By Ajai Shukla
Business Standard, 18th Dec 15
On Thursday, the defence ministry’s apex procurement body, the Defence Acquisition Council (DAC), chaired by Defence Minister Manohar Parrikar, cleared the purchase of the S-400 mobile surface to air missile system (M-SAM), Russia’s latest and most vaunted air defence system.
A Reuters report, quoting a source speaking on condition of anonymity, says “the deal for five S-400 units is expected to cost around Rs 30,000 crore ($4.52 billion) but that the final price tag would be negotiated during the procurement process.”
With Prime Minister Narendra Modi due to travel to Moscow shortly for an annual summit meeting with President Vladimir Putin, this purchase is likely to be pursued on a fast track. Parrikar discussed it with the Russians on his visit to Russia last month.
The “Triumf”, as the S-400 is designated in Russia (NATO countries call it the SA-21 Growler) can detect an incoming ballistic missile (usually carrying a nuclear payload) at a range of 600 kilometres (km) and shoot it down when it is still 230 km away, and 185 km above the earth. Fighter aircraft can be shot down when they are still 400 km away.
The S-400, which is in service only with the Russian military, would provide a credible anti-ballistic missile (ABM) shield to cities like Delhi and Mumbai, which would figure high on the target list of any adversary. The S-400 system would complement an indigenous ABM system that the Defence R&D Organisation (DRDO) has been developing and testing for a decade.
Since the DRDO’s ABM system’s current interception range is just about 100-120 km, and could take several more years in development, the S-400 provides an interim capability.
“The S-400 would enhance national air defence capability, by helping in warding off threats from long-range missiles”, it was explained during the DAC meeting, according to the defence ministry source.
Worryingly for Pakistan Army planners (in Rawalpindi), the S-400 could also be deployed to neutralise Pakistani tactical nuclear weapons (TNWs), with which Rawalpindi plans to halt major Indian offensives under the “Cold Start” doctrine.
Faced with the prospect of multiple Indian battle groups, led by tanks, advancing on several fronts and overwhelming Pakistani defenders, Rawalpindi has signalled it would halt the offensive with TNWs. Pakistani generals believe this defensive use of nuclear weapons would be justifiable, since it would be on its own territory, against an Indian invasion.
However, Indian S-400 units, grouped with its strike corps, would undermine the logic of Rawalpindi’s deterrence, by providing a capability to shoot down TNWs before they could strike their targets.
Russian air defence systems have built a formidable reputation, ever since a Soviet missile shot down a U-2 spy plane in 1960, while it was being flown over the Soviet Union on a high-altitude photography mission.
Several countries have expressed interest in the S-400, including Turkey (unlikely to be a customer now, after shooting down a Russian bomber over Syria), Iran, Belarus and Saudi Arabia. China has been extremely keen and, earlier this year, the chief of Russia’s export agency, Rosoboronexport, stated that a contract had been clinched between Moscow and Beijing.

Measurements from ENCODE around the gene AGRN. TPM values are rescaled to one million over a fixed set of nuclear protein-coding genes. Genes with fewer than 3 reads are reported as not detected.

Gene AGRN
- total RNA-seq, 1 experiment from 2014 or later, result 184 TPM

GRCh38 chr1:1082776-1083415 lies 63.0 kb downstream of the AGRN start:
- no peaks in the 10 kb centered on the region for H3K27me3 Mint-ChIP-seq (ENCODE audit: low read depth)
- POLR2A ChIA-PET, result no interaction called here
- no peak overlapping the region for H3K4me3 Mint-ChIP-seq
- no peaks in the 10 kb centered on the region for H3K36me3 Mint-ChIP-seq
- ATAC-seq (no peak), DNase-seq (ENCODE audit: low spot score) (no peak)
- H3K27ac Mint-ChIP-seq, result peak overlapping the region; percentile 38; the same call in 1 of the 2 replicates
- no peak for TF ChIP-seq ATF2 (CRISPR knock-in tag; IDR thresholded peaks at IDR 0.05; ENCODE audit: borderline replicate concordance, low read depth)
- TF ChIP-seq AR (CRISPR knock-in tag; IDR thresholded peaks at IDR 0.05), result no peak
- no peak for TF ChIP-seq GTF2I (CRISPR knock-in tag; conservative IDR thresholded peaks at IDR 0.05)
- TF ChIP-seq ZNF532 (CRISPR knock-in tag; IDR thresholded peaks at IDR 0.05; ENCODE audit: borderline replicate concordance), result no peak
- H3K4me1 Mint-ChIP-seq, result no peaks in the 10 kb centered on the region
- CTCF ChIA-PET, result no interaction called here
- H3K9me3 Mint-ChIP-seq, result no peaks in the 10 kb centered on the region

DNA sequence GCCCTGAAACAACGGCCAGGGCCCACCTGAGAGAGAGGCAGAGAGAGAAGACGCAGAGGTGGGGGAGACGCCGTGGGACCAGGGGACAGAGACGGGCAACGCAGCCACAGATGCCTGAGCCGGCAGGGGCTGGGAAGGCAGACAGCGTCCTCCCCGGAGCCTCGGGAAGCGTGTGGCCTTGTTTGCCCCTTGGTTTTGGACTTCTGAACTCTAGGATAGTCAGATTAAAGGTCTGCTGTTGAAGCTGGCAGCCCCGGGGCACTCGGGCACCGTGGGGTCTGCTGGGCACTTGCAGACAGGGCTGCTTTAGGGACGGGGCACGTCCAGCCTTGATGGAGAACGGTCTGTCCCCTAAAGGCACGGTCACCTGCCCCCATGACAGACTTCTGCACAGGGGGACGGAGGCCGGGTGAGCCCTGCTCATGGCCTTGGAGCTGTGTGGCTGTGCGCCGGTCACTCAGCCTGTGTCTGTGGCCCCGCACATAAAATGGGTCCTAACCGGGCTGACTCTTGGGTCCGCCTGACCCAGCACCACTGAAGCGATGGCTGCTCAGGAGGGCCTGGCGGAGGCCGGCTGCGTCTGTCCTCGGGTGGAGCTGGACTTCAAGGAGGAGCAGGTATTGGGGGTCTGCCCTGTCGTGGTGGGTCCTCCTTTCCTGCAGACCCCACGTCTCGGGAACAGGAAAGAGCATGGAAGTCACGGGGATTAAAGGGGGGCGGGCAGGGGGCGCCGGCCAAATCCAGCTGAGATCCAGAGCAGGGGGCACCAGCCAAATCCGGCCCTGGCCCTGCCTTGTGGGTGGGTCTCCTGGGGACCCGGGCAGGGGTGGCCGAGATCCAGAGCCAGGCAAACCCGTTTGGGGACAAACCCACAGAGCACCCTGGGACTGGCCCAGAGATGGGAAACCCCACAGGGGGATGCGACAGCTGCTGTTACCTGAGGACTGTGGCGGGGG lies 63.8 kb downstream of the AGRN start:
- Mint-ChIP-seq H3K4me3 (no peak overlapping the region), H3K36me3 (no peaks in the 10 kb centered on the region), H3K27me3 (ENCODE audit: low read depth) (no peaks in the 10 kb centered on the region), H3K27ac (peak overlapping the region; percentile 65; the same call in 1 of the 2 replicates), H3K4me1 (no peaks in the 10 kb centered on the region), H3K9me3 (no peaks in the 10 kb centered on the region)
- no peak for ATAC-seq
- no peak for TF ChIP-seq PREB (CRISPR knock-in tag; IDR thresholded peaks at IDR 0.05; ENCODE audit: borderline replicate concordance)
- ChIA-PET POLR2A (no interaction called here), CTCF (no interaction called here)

Fleet Support Ships
The DAC also cleared the navy’s acquisition of five fleet support ships for Rs 9,000 crore. Each of these 30,000 tonne vessels would be grouped with a flotilla, carrying fuel, ammunition and supplies for warships like destroyers, frigates and corvettes. They also include a full-fledged workshop, allowing a flotilla to refuel, rearm, replenish and repair itself during long deployments at sea.
“This is a part of the navy’s “blue water” vision. Along with three existing fleet tankers --- INS Deepak, Jyoti and Aditya --- the five new fleet support ships will allow the navy to send eight separate flotillas on long deployments, or long-range missions, self-contained for the mission period”, explained a naval officer.
The five vessels will be built by Hindustan Shipyard Ltd, Visakhapatnam (HSL) under the “Make in India” initiative.
Pinaka rocket launchers
The DAC also cleared six additional regiments of the indigenous Pinaka multi-barrel rocket launcher (MBRL), for Rs 14,600 crore. These will be built together by Tata Power, Larsen & Toubro and Bharat Earth Movers Ltd.
The DAC meeting also decided that the DRDO would continue developing a long-range version of the Pinaka, which would enhance the current 40-km range to 60-70 km by including a guidance system in the rockets.
Each Pinaka launcher has 12 rocket tubes, which can be fired in quick succession, with a time interval of four seconds. Each Pinaka battery has six launchers, which means that 72 rockets, filled with high explosive, can saturate a target in 44 seconds.
In addition, the DAC cleared the purchase of 571 light bulletproof vehicles under the “Buy Indian” category, for Rs 310 crore. Indian domestic automotive firms will now bid to build these vehicles, which would be used by troops in counter-insurgency/counter-terrorist operations.
Also cleared were 120 mine trawls for Rs 450 crore, under the “Buy Global” category. Fitted on the front of tanks, trawls churn up the soil ahead, unearthing any buried anti-tank mines. Meanwhile, the DRDO will field four sets of indigenous trawls by mid-2017.
The DAC also cleared two electronic warfare (EW) systems for the mountains, for a cost of Rs 425 crore. Developed by the DRDO, these will be built by Bharat Electronics Ltd.